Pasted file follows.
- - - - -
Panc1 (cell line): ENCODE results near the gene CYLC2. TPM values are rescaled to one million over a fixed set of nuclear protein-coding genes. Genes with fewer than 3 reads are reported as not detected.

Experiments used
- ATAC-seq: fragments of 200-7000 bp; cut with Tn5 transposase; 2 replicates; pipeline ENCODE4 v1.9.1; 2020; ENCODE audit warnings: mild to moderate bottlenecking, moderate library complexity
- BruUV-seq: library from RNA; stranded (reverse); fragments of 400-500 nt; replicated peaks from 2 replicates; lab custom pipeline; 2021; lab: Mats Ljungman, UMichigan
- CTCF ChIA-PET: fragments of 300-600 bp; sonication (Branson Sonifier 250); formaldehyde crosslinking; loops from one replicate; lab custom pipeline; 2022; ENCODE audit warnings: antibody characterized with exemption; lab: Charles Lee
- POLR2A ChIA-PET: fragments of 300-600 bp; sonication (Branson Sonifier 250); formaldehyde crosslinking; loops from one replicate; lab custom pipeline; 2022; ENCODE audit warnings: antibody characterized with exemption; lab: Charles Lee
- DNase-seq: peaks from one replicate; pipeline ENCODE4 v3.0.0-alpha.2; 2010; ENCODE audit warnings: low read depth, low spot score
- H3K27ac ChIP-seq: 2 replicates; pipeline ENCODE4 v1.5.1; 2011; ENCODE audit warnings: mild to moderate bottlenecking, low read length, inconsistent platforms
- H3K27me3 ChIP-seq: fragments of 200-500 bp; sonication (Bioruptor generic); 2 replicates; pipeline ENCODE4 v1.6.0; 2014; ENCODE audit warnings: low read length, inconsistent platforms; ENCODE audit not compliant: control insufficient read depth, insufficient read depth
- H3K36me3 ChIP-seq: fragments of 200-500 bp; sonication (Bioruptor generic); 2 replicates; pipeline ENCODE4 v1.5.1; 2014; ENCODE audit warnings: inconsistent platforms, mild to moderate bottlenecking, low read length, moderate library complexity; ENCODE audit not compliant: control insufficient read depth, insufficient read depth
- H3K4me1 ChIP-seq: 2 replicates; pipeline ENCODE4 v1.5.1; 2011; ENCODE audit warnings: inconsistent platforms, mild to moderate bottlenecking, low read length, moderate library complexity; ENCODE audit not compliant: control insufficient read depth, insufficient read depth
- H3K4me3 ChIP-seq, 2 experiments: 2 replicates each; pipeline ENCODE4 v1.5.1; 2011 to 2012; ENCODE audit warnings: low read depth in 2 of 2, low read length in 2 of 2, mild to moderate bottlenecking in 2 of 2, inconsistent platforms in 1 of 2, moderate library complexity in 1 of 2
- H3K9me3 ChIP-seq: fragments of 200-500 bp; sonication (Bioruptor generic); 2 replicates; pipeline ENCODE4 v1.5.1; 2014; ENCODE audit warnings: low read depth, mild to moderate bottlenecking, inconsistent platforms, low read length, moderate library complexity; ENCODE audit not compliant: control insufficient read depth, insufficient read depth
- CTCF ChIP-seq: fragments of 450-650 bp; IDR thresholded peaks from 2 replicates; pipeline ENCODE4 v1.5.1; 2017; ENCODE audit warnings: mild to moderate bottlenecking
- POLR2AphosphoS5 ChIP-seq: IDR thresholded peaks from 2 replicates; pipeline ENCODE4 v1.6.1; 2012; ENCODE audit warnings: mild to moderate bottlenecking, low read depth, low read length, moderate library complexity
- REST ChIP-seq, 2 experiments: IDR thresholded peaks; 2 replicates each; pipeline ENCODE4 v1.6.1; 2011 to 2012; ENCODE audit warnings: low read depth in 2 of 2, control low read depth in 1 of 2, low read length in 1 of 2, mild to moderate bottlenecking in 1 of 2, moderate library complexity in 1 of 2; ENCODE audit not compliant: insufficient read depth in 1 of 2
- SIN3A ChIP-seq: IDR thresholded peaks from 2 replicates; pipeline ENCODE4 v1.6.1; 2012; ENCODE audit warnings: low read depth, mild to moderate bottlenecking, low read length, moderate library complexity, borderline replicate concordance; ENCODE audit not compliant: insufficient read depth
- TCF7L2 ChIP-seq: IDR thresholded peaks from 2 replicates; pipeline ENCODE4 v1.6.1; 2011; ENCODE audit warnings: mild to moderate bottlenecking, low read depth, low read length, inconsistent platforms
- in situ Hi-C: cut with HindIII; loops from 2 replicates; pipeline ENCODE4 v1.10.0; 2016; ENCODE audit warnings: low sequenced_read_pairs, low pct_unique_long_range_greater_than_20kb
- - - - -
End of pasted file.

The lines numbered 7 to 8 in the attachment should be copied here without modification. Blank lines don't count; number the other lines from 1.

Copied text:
- DNase-seq: peaks from one replicate; pipeline ENCODE4 v3.0.0-alpha.2; 2010; ENCODE audit warnings: low read depth, low spot score
- H3K27ac ChIP-seq: 2 replicates; pipeline ENCODE4 v1.5.1; 2011; ENCODE audit warnings: mild to moderate bottlenecking, low read length, inconsistent platforms